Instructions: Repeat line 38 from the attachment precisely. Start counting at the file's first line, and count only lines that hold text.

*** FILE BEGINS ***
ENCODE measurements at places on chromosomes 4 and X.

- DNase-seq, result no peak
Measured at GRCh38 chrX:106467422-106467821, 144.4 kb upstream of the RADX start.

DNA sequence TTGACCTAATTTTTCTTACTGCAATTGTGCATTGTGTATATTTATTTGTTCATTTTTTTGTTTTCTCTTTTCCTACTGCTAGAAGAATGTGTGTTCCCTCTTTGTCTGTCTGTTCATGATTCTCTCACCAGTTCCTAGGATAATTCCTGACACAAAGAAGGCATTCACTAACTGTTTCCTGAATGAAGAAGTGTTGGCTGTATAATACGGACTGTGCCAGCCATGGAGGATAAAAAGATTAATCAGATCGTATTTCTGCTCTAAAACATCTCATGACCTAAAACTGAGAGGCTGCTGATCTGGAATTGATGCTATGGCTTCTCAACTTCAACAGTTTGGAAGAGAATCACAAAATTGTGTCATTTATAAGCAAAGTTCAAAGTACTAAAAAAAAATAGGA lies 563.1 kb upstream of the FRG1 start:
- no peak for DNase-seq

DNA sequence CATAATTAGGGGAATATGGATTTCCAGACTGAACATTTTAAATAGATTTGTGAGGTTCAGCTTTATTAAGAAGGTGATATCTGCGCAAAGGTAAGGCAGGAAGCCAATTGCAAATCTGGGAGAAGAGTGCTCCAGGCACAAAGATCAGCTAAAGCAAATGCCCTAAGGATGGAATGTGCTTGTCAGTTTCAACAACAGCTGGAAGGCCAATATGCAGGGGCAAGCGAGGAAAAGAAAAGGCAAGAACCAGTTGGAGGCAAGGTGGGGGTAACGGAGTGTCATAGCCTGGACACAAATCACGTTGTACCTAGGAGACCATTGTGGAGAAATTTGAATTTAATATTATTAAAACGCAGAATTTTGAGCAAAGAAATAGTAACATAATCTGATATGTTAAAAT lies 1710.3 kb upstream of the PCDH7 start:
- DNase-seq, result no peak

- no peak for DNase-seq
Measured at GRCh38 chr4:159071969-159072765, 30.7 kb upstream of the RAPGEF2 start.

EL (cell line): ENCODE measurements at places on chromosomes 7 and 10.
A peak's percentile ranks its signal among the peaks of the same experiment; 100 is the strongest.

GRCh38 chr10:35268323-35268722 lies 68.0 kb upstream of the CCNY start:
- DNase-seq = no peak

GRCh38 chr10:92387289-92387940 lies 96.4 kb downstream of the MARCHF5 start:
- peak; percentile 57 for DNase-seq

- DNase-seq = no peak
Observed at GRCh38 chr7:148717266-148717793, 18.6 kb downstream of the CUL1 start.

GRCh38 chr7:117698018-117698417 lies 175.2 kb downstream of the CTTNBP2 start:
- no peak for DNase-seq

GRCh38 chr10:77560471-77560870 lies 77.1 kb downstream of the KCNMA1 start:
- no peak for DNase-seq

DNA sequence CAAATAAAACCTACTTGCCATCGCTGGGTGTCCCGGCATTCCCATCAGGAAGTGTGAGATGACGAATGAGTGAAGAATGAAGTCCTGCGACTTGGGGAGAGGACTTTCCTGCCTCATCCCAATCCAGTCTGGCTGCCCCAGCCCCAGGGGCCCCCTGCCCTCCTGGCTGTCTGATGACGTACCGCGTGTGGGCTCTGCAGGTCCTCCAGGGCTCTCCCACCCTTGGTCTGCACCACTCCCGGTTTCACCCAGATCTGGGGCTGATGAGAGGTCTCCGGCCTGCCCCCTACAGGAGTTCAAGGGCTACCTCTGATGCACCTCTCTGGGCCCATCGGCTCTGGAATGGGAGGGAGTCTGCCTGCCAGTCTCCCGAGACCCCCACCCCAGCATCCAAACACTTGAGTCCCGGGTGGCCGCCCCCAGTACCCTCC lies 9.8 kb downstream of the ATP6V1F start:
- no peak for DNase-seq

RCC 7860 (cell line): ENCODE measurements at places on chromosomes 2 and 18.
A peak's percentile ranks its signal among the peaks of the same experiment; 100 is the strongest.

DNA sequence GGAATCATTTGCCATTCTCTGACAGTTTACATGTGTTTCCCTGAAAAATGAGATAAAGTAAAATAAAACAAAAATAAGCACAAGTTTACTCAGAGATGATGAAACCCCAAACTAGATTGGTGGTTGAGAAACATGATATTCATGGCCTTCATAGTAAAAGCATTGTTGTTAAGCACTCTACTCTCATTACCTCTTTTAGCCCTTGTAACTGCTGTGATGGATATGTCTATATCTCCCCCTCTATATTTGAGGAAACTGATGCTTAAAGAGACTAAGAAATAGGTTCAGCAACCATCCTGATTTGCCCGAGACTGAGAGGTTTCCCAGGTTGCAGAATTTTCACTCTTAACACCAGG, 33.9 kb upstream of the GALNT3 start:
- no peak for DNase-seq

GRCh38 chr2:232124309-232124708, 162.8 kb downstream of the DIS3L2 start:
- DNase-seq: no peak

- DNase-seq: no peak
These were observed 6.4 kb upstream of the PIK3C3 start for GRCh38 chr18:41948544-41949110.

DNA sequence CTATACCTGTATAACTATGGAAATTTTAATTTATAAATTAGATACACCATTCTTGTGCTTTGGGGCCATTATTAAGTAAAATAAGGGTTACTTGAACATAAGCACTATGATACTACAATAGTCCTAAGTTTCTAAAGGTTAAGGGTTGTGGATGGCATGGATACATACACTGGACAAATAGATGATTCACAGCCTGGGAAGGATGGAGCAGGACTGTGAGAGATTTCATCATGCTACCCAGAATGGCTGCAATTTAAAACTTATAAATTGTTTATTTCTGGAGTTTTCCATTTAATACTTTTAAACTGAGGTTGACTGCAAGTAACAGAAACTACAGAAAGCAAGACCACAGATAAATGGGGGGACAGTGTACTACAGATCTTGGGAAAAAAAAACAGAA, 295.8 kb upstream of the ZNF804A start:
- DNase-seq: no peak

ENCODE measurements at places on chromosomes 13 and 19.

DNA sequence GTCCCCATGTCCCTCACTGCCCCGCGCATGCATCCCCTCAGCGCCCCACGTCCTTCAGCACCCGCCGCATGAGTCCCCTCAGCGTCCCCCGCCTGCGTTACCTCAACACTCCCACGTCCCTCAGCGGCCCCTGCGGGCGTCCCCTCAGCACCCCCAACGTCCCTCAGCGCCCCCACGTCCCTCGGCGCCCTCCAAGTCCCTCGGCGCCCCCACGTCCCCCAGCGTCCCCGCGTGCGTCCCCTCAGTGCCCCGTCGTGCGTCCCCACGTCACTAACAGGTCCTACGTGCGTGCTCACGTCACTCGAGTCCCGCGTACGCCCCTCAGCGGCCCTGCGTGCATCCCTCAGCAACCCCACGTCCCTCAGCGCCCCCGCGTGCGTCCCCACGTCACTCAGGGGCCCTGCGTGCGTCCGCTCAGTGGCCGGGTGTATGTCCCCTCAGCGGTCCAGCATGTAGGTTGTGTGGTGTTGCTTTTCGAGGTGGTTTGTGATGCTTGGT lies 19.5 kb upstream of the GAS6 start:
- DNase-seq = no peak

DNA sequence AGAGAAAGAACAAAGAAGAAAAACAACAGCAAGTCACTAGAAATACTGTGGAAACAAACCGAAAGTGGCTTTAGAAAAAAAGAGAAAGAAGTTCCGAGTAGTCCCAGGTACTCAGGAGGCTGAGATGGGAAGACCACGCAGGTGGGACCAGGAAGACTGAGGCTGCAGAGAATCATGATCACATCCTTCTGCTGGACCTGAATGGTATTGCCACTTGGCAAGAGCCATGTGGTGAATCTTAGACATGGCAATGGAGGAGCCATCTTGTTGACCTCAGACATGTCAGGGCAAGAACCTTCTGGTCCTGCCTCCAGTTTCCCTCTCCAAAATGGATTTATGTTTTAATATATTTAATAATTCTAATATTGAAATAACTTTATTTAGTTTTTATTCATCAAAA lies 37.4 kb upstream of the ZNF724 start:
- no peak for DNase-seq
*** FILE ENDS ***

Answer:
- no peak for DNase-seq